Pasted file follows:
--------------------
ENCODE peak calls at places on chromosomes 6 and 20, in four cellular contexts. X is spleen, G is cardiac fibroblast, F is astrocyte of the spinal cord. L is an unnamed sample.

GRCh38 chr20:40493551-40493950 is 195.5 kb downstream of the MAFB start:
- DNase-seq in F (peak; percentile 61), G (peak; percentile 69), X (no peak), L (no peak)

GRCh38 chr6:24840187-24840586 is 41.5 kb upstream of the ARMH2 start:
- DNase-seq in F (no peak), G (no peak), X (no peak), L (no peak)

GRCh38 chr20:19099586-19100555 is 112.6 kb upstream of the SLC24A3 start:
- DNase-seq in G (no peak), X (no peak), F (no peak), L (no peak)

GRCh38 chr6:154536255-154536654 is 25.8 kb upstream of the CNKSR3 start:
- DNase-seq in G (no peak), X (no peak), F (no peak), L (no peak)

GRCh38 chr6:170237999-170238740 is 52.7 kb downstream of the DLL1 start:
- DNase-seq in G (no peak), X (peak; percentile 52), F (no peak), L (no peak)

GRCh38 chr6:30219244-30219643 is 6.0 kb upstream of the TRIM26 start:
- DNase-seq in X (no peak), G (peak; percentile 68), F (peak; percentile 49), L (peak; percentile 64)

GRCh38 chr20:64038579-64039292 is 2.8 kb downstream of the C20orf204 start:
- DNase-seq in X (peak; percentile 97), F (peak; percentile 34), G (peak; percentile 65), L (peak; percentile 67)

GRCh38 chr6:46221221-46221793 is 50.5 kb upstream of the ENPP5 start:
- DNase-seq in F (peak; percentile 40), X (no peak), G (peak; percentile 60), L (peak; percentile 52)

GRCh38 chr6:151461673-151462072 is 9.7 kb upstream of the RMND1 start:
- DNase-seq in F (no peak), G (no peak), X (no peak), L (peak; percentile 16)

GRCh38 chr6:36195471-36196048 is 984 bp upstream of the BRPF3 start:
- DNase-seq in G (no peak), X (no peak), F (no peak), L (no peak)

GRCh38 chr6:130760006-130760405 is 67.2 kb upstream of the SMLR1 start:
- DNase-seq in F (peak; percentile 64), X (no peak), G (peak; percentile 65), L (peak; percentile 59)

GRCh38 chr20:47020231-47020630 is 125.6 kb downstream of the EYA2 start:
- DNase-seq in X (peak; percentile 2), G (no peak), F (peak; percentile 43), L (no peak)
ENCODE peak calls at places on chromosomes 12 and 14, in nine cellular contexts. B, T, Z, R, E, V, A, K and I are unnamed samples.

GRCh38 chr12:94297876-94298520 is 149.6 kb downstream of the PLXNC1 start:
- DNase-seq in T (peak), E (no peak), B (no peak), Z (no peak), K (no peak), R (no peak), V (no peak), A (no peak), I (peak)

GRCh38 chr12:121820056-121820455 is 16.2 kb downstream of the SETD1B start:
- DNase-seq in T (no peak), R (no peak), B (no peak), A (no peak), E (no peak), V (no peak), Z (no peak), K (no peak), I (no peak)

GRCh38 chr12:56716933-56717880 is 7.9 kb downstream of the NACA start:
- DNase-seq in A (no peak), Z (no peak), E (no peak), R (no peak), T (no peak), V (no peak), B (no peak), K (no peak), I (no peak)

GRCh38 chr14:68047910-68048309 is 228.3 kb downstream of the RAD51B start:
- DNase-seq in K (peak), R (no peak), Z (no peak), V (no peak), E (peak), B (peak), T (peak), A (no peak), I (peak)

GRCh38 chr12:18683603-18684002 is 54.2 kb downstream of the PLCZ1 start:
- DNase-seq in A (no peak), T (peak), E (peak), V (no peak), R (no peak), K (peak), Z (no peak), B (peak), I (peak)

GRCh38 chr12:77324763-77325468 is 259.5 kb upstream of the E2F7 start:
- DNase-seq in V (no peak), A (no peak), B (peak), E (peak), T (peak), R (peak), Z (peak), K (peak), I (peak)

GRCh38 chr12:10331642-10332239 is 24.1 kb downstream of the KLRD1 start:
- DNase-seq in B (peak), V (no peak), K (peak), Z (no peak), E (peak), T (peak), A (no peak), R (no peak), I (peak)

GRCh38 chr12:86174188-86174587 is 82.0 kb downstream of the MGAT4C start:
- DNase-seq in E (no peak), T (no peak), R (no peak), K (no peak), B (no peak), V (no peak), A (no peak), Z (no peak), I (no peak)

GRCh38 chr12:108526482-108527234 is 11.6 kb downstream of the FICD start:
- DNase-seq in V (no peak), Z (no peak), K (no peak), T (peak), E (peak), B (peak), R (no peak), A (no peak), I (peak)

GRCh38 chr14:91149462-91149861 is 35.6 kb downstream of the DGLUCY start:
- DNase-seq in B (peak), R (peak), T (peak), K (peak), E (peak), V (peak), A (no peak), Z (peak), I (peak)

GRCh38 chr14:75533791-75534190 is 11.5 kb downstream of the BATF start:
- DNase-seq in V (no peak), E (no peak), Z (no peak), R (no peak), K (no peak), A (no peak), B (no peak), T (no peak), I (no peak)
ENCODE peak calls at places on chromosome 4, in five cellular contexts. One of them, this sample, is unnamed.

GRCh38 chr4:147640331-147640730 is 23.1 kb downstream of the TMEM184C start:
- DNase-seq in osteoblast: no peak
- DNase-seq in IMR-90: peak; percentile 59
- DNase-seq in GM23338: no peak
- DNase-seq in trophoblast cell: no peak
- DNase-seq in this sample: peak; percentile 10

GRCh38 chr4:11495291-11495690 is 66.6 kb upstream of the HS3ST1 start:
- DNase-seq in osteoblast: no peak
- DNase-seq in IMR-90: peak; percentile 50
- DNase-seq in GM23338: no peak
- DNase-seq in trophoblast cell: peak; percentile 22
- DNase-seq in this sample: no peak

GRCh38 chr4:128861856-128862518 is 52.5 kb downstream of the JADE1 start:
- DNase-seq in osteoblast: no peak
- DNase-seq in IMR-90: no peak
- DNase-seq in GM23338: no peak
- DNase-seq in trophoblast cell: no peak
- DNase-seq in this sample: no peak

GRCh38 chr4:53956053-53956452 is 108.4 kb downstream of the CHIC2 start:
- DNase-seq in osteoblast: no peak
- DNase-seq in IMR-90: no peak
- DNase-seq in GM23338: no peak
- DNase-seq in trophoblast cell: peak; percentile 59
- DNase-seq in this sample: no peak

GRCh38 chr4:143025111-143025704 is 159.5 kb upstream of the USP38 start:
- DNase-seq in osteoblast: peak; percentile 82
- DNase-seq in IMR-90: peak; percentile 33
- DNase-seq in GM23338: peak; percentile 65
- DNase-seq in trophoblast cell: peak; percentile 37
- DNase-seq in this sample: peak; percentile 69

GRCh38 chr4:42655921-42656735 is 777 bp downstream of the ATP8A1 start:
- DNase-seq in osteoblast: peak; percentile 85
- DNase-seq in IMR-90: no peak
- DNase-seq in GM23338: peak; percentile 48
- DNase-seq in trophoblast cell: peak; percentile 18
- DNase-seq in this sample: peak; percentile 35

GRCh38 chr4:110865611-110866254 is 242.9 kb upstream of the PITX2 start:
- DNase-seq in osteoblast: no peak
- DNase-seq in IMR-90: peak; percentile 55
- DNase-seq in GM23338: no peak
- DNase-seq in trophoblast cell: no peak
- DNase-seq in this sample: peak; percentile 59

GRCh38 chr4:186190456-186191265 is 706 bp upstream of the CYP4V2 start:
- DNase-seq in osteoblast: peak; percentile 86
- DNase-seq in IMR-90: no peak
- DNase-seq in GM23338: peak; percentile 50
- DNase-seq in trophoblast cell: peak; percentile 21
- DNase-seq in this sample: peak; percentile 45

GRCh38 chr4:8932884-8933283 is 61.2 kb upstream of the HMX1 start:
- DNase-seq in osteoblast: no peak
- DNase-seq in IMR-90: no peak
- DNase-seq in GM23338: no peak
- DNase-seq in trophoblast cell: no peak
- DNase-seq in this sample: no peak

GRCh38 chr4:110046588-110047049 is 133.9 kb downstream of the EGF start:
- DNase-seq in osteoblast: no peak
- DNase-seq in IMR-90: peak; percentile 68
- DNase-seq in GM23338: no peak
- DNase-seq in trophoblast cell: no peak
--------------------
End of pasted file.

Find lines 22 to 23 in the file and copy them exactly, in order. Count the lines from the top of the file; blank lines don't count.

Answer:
GRCh38 chr6:130760006-130760405 is 67.2 kb upstream of the SMLR1 start:
- DNase-seq in F (peak; percentile 64), X (no peak), G (peak; percentile 65), L (peak; percentile 59)